Rating Wine: Who Should Do It?
I received the following email today:
"Tom, wonderful blog. But I don’t understand why you don’t review wines. You seem to have lots of wine experience. Why not give us a few reviews to chew (sip?) on?"
Frankly, I’ve always been one of those people who respect critics. Theater, art, movie, wine, critics of all sorts. There is a special brand of critics that make a profession out of understanding the discipline they review and critique. They understand the history of the art. They understand the techniques involved. They’ve spent years studying both and then developing an personal and subjective lens they use with their knowledge of the art to finally judge it. The best critics are able to put a piece of art in a cultural and historical context.
These are the best critics and they are few and far between in all types of art…including wine.
I’m not one of those people. And one thing we don’t need, in my opinion, is one more person with only a modicum of experience, telling others what is good or bad, what is worthy or unworthy to drink, what is well made or poorly made.
If you’ve been drinking wine for only five years, I really don’t want to read your review of ANY wine.
If you don’t have a history tasting and studying the wines from every wine region of the world, I just don’t care what your critical opinion is of that Zinfandel you had the other night.
If you’ve never tasted the balanced table wines from California made in the 1980s, I really can’t take your review of the latest 15% alcohol, high pH generic $50 Cab very seriously.
Critics of all sorts are often derided by readers. They are accused of only being critics because they are incapable of being "doers". This is a misunderstanding of the art, but it is, unfortunately, an opinion that becomes more and more appropriate when you have a proliferation of "critics" who have no business critiquing due to lack of experience and lack of knowledge.
But, since this is a wine blog, the obvious questions is, what qualities do, or should, the best wine critics possess?
1. Tasting Experience
I’m talking about deep and broad experience. This is the only thing that can develop in them the kind of palate memory that allows them to judge if a wine tastes like what it presumes to be which allows them to warn their readers or at least give their readers some context
2. Winemaking Knowledge
Along with progress and changes in the vineyard, winemaking is responsible for the final character of the wine. A good critic should be able to articulate what winemaking, or viticultural, techniques were the likely culprit in a wine that, say, is prunny, or overly vanilla in character, or is flabby and fat, or seems exceedingly bright. Again, this gets back to context. The competent wine critics provides readers with context.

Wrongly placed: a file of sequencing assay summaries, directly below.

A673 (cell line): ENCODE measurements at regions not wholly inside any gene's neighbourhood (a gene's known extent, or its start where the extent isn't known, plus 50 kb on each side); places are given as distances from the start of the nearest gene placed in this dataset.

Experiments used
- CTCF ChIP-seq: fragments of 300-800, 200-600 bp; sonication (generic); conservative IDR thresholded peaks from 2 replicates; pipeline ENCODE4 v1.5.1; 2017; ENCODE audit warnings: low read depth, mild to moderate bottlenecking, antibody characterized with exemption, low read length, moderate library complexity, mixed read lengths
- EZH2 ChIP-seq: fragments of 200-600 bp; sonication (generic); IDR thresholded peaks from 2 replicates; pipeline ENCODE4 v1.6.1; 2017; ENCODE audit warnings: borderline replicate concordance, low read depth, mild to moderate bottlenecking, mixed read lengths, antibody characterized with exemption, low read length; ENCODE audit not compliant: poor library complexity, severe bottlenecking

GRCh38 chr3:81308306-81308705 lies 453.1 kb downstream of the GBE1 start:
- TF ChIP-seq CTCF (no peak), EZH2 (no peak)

3. An Intimacy with Industry Trends
There is no way around this. A great critic is able to understands the trends in the wine industry that play a role in creating that well-structured, brightly fruited Chardonnay with relatively low alcohol and higher than normal acid levels. Is this Chardonnay rare? Or is more common today than it was only a few days ago? The critic should know and they should know why.
4. An Opinionated Palate.
There is nothing more boring than a critic with no opinion. It turns out that everyone likes some wines better than others, but some don’t let us know what those wines are. They don’t display and defend their preference. Have you ever read a diatribe about a terrible wine? I love them. I love them because they are interesting and illuminating and thought provoking. If a critic doesn’t provoke you to think, they just aren’t doing their job.
It’s somewhat presumptuous to lay down the necessary prerequisites for being a competent critic. I know this. I’m interested in this because we have so many amateur wine critics among us now who possess none of these criteria. More importantly, critics are very important in the artistic direction that winemaking takes, just as the critic is important for the direction that cinema, music, fine arts and other arts take.
We should be able to trust that those evaluating wine know of what they speak. Since there are many others out there far more able than I in that regard, this is why I don’t offer reviews on FERMENTATIONS.